In order to determine whether the colonization of C. elegans with P. cellulosa would allow the host to use the released glucose for its nutrition, the authors used radiolabeled carbon (14C) incorporation into the worm biomass as a first measurement. They found that 14C incorporation was significantly higher for P. cellulosa-colonized host than for E. coli OP50 colonized worms, before and after removal of bacteria by antibiotics treatment. This demonstrates that the hydrolyzed 14C-labeled glucose from 14C-labeled CMC has been taken up by the host, and its associated microbiome (Fig. 3A). A second experiment using a fluorescent reporter of carbon uptake in fat bodies of C. elegans was used to further confirm incorporation of reducing sugars due to CMC degradation by P. cellulosa. The authors showed that P. cellulosa pre-colonized worms showed an increase in fluorescence from the reporter when CMC was provided as carbon substrate (Fig. 3B).

Fig. 3. Cellulose-degrading bacteria allow host utilization of cellulose. (A) Incorporation of 14C-labelled cellulose. (B) Induction of the worm fat-7p::GFP metabolic reporter.

Moreover, in order to have an additional benefit of the engineered community, the authors added a probiotic lactic acid bacterium, Lactobacillus plantarum, which has been shown to provide protection against pathogens. The underlying hypothesis was that the addition of this probiotic strain could prevent the disruption of the community by the intestinal pathogen Salmonella enterica LT2. To test this hypothesis, worms pre-colonized with P. cellulosa were exposed to S. enterica for 37 hours. The results showed that both P. cellulosa and L. plantarum, alone or together, were effective to suppress the pathogen when CMC was added as a carbon source, relative to the control (Fig. 4).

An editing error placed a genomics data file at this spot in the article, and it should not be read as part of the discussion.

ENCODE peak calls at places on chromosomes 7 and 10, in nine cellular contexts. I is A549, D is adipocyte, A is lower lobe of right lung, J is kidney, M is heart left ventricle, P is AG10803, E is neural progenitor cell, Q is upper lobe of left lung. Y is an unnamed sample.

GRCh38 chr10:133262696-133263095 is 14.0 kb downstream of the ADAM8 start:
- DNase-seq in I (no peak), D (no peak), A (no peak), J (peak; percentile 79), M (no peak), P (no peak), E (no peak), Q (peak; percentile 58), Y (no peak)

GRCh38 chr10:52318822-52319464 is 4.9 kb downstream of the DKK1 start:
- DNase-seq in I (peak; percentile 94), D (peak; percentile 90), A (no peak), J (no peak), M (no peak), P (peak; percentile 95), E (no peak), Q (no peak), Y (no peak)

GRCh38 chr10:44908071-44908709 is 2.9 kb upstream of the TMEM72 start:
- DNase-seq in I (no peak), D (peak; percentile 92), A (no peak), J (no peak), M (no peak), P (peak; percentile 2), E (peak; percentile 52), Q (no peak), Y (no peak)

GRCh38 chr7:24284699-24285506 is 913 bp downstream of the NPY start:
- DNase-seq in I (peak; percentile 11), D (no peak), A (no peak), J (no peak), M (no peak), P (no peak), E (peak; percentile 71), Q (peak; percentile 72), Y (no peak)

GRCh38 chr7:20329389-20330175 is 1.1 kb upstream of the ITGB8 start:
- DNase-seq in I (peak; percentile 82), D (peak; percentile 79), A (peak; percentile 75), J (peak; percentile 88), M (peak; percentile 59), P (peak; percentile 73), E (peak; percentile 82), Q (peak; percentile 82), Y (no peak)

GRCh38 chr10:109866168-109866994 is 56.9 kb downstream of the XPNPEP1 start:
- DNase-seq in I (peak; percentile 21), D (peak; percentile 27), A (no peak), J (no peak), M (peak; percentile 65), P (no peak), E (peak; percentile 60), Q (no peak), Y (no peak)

Fig. 4. Addition of probiotic L. plantarum protects C. elegans against S. enterica gut invasion.


Overall, this study presents a really nice and simple system of host-microbiome interaction in C. elegans that shows how the microbiome can be manipulated and engineered to give a nutritional and pathogen protection advantage to its host. Understanding how simple host-microbiome systems, such as the one presented here, function would allow scientists to use this knowledge in more complex systems such as the human gut microbiome. The ecological principles exploited in this system, such as colonization resistance or stimulation through metabolic interactions, are key to understand species interactions inside a community and to engineered microbiomes to provide a function to its host.

Questions for the authors

  • Addition of a foreign bacterial species into an established community can disrupt its stability. Did you check if the native microbiome of C. elegans changed after adding P. cellulosa or L. plantarum?
  • Do you know the exact mechanism by which P. cellulosa promotes the protection by L. plantarum against S. enterica? Is it the consumption of reducing sugars released by cellulose degradation?
  • Lactic acid and other organic acids produced by Lactobacilli are known to have antimicrobial properties. Do you think that pathogen suppression is mediated by antibiosis through lactic acid production?
  • What about fungal pathogens such as Candida albicans or Aspergillus fumigatus? Have you ever considered to add fungal pathogens to your system?

Tags: caenorhabditis elegans, host-microbe interaction, microbiota